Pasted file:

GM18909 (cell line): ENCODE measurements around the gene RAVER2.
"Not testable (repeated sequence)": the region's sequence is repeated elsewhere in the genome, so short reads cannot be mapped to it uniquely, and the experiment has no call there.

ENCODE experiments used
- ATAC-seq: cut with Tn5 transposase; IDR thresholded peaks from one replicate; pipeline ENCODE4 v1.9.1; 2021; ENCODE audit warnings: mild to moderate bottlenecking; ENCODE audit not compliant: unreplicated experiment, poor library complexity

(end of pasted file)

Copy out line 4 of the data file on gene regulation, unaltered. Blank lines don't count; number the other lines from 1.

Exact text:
- ATAC-seq: cut with Tn5 transposase; IDR thresholded peaks from one replicate; pipeline ENCODE4 v1.9.1; 2021; ENCODE audit warnings: mild to moderate bottlenecking; ENCODE audit not compliant: unreplicated experiment, poor library complexity